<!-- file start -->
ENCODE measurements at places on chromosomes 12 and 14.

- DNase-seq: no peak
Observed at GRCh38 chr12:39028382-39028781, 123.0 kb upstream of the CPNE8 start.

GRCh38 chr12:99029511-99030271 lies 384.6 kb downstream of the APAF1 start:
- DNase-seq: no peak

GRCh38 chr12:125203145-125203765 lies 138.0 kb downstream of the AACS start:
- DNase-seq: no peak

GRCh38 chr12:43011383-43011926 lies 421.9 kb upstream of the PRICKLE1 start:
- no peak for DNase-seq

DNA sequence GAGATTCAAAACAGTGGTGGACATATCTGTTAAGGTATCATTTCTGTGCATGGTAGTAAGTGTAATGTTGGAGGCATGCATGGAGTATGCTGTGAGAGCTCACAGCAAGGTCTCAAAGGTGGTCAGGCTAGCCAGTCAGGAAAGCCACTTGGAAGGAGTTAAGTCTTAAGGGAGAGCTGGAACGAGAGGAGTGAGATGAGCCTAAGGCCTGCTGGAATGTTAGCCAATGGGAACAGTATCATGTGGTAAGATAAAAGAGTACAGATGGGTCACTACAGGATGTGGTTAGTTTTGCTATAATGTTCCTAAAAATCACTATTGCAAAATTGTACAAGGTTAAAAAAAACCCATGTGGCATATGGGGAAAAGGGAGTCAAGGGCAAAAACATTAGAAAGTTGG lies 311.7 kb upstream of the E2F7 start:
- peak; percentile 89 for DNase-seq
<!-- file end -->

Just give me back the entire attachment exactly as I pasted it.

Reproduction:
ENCODE measurements at places on chromosomes 12 and 14.

- DNase-seq: no peak
Observed at GRCh38 chr12:39028382-39028781, 123.0 kb upstream of the CPNE8 start.

GRCh38 chr12:99029511-99030271 lies 384.6 kb downstream of the APAF1 start:
- DNase-seq: no peak

GRCh38 chr12:125203145-125203765 lies 138.0 kb downstream of the AACS start:
- DNase-seq: no peak

GRCh38 chr12:43011383-43011926 lies 421.9 kb upstream of the PRICKLE1 start:
- no peak for DNase-seq

DNA sequence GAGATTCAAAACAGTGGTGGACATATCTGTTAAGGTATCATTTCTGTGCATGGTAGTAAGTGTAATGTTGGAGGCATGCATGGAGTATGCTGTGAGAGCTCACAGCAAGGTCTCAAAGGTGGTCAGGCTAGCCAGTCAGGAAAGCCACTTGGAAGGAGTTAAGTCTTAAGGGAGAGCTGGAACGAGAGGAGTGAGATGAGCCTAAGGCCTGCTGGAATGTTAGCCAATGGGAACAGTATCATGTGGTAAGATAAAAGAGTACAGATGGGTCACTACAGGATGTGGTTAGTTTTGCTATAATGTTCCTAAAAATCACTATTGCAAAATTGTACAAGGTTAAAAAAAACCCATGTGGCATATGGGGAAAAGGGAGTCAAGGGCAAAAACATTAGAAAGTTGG lies 311.7 kb upstream of the E2F7 start:
- peak; percentile 89 for DNase-seq